Author : admin | Wednesday, 2 October 2019
Transportation produces about one-fourth of global anthropogenic carbon emissions. From this, maritime shipping accounts for 3 percent, and this figure is anticipated to increase for the next three decades even though the shipping industry is actively seeking greener alternatives, and developing near-zero-emission vessels.
Researchers with the International Institute for Applied Systems Analysis (IIASA), in Austria, just lately explored another potential solution: the return of airships to the skies. Airships rely upon jet stream winds to propel them forward to their destinations. They offer clear advantages over cargo ships in terms of both efficiency and avoided emissions. Coming back to airships, says Julian Hunt, a researcher at the IIASA and lead author of the new study, could “ultimately [increase] the feasibility of a 100 percent renewable world.”
In modern times, world leaders are meeting in New York for the U.N. Climate Action Summit to present plans to address climate change. Already, average land and sea surface temperatures have gone up to about 1 degree Celsius above pre-industrial levels. If the current rate of emissions persists unchecked, the Intergovernmental Panel on Climate Change estimates that by 2052, temperatures could rise by up to 2 degrees C. At this point, as much as 30 percent of Earth’s flora and fauna could disappear, wheat production could fall by 16 percent, and water would become more scarce.
As outlined by Hunt and his collaborators, airships could play a role in cutting future anthropogenic emissions from the shipping sector. Jet streams flow in a westerly direction with the average wind speed of 165 kilometers per hour. On these winds, a lighter-than-air vessel could travel globally in about two weeks (while a ship would take 60 days) and require just 4 percent of the fuel consumed by the ship, Hunt says.
The IIASA-led study, conducted by a team from Austria, Brazil, Germany, and Malaysia, also proposes combining the transport of hydrogen in conjunction with cargo on airships that use hydrogen as the lifting gas. “An aspect that will sufficiently increase the viability of airships and balloons is the development of a hydrogen economy,” Hunt says. Given that airships are actually a clean technology (the only by-product of hydrogen-based fuels is water), using them to also transport hydrogen could offer an additional advantage of this transportation mode.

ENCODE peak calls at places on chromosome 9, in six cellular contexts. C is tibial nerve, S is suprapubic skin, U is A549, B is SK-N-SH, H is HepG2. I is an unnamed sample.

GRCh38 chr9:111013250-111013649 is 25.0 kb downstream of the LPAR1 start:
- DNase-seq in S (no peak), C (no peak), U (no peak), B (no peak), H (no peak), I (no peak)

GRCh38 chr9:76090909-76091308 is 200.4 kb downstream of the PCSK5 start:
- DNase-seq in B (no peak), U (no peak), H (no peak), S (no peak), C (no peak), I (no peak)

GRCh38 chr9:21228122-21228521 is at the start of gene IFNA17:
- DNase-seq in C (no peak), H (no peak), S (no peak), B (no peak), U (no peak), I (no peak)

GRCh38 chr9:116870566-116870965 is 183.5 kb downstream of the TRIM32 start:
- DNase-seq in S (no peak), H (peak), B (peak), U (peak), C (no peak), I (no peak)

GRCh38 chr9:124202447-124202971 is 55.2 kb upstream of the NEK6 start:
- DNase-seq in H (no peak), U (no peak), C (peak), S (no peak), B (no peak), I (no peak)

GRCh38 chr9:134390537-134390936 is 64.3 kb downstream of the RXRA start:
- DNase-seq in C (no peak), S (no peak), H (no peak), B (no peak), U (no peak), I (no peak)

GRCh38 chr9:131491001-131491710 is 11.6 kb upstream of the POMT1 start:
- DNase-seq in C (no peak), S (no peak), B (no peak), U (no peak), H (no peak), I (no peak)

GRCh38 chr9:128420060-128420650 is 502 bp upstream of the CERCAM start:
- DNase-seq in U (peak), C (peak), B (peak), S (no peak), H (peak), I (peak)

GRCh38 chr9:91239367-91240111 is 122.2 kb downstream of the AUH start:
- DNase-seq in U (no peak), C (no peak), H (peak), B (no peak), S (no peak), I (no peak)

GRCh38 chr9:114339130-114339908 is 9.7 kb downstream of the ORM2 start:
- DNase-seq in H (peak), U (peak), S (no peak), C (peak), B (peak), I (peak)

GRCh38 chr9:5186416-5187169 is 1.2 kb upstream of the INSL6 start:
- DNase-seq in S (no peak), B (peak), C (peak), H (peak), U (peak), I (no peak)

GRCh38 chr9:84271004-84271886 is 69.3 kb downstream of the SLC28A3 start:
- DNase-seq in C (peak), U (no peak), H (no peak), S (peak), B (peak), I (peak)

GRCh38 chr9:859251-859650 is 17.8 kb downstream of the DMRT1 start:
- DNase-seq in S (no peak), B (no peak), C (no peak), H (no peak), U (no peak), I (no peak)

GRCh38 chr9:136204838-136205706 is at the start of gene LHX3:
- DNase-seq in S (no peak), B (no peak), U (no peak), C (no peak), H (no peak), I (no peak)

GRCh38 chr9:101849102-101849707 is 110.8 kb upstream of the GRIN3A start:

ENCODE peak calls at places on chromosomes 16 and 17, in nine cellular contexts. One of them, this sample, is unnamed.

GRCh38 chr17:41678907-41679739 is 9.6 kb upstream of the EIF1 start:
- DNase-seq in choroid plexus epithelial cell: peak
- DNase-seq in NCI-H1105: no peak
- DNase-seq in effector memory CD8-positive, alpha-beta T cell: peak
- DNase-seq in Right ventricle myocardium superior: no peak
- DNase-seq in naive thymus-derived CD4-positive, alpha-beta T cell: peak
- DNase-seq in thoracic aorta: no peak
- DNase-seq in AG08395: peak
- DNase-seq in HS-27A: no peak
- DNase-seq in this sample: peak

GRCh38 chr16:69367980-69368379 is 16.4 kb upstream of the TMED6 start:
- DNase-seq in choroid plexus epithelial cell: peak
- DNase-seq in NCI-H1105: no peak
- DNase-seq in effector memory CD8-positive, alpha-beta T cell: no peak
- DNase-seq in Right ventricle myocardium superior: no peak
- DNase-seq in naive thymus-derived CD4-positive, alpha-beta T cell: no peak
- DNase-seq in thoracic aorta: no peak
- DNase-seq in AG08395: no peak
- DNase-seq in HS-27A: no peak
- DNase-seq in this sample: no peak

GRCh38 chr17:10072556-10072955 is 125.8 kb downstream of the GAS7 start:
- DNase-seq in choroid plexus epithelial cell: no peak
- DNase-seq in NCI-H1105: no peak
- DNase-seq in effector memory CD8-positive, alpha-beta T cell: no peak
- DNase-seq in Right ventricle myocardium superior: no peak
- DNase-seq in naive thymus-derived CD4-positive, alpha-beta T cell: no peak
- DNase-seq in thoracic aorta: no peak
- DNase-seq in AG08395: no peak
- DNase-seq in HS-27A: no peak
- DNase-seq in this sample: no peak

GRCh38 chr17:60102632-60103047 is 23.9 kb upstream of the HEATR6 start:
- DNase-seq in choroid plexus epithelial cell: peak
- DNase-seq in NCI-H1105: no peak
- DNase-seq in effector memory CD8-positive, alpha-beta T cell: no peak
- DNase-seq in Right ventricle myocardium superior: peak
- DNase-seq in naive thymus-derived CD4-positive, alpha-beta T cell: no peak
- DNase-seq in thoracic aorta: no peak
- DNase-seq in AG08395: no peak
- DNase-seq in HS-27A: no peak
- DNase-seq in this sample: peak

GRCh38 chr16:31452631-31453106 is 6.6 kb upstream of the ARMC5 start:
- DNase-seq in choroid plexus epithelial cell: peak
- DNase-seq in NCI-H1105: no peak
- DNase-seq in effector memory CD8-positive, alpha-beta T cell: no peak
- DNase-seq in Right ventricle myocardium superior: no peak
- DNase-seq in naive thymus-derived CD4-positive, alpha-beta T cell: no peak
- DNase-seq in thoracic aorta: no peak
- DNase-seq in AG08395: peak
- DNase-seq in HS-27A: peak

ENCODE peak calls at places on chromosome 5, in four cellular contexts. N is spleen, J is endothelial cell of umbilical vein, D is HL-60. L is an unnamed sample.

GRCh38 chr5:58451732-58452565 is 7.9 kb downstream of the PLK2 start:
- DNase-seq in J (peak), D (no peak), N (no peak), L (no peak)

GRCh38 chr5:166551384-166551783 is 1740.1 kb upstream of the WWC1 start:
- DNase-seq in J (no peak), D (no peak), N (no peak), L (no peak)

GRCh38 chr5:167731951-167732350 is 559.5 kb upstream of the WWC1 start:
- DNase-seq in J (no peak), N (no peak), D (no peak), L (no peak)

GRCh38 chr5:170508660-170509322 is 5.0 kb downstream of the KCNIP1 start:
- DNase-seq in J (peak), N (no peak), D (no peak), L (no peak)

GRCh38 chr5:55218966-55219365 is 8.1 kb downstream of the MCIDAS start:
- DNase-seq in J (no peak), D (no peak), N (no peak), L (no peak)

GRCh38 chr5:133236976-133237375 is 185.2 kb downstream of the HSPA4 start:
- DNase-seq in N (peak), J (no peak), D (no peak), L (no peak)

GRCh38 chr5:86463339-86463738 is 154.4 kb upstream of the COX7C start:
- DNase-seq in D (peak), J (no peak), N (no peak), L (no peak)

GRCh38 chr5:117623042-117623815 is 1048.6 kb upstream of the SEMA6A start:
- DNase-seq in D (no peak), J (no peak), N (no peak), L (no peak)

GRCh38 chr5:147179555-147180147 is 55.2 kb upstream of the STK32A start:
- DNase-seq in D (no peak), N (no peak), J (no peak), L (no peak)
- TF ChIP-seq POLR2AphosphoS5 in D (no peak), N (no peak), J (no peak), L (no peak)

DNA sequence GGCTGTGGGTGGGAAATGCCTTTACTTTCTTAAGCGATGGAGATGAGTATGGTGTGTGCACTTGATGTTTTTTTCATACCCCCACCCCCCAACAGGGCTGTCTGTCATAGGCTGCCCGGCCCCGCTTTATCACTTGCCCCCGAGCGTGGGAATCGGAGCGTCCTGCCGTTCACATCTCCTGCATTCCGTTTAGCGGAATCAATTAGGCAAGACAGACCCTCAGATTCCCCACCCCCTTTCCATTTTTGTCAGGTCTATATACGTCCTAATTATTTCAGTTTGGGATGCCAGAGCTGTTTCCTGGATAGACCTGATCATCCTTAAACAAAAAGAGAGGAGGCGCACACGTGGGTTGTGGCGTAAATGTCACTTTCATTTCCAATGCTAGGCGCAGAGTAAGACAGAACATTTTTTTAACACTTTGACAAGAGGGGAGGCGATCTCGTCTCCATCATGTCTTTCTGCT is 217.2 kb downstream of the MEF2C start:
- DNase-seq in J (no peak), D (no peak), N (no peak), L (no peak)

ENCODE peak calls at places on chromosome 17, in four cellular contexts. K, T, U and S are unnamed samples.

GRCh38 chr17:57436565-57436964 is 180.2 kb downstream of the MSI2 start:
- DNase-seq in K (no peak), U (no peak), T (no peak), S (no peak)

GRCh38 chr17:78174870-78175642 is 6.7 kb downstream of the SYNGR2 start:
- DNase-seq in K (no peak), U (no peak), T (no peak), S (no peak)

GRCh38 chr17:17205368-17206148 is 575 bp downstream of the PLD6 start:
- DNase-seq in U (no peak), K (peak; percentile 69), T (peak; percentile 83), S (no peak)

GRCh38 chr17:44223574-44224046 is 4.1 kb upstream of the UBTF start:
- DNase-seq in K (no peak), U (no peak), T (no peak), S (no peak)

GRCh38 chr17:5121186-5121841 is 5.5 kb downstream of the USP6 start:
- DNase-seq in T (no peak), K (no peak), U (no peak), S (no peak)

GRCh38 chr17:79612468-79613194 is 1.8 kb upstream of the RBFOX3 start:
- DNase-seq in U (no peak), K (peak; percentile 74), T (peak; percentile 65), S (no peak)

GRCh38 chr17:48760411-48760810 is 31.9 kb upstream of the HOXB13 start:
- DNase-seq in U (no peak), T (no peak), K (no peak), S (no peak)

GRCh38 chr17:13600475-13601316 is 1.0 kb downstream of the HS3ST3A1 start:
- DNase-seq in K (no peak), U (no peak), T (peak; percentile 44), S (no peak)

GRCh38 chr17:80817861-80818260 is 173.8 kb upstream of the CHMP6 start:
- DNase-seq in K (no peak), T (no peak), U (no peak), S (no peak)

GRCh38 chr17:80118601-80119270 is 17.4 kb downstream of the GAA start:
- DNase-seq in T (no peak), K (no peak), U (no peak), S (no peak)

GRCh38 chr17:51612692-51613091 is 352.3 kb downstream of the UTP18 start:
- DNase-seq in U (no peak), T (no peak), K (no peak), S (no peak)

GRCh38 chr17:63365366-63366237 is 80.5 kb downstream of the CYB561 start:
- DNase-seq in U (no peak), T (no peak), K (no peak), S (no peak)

Nonetheless, many people still associate airships with the tragic Hindenburg disaster in 1937, when a hydrogen explosion resulted in 36 deaths and earned airships a reputation as hazardous. The hydrogen-filled airships mentioned in the IIASA study do have a potential risk of explosion, and may not be suitable for passenger travel.
But Hunt says that using the new materials for example graphene that are lighter, more durable, and more flame resistant, the risks are somewhat lower. He also suggests taking extra safety measures, including flying routes that avoid densely populated areas. And, says Hunt, if problems do occur while an airship is operating, “the airship should be evacuated and blown up in the stratosphere” and also come built with a mechanism to safely unload any other cargo (with parachutes, for instance).
Most modern airships, though, use helium instead of hydrogen as the lifting gas, including those developed by the company Flying Whales, which aims to begin delivering cargo to remote areas in 2023, and the hybrid airships built by Lockheed Martin for Straightline Aviation.
“Helium is an inert gas,” says Mike Kendrick, CEO of Straightline Aviation, which is expecting its helium-based hybrid cargo airships to lift off in early 2021. “[It’s] not quite as efficient as hydrogen [and more expensive] but much safer.” (The hybrid vessels made by Lockheed Martin, unlike conventional airships, are heavier than air.)
Probably the most energy-intensive part of airship operations comes when its lifting gas has to be pressurized to allow for descent. If the energy released during depressurization (during lift) can be stored and reused during descent, every trip could theoretically have a net zero energy use. And any hydrogen fuel onboard is likely to be supplemented by solar power arrays on the airship’s surface, says Hunt.
“If you try to estimate the cost [of using airships for cargo] now, it would be 10 to 50 times more expensive than ships, [which] are a mature technology that has been developing for hundreds of years,” Hunt says. For airships to be competitive with conventional shipping, he adds, the cargo industry would have to invest at least US $50 to $100 billion over the next decade or two in developing the technologies required making it a safe and efficient options for transportation.